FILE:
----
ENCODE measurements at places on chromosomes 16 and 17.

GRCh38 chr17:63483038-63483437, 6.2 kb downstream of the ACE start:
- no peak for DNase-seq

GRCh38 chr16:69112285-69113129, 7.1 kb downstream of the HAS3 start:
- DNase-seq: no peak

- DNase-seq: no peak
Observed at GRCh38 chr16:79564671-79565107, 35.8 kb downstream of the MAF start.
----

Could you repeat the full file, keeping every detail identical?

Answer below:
ENCODE measurements at places on chromosomes 16 and 17.

GRCh38 chr17:63483038-63483437, 6.2 kb downstream of the ACE start:
- no peak for DNase-seq

GRCh38 chr16:69112285-69113129, 7.1 kb downstream of the HAS3 start:
- DNase-seq: no peak

- DNase-seq: no peak
Observed at GRCh38 chr16:79564671-79565107, 35.8 kb downstream of the MAF start.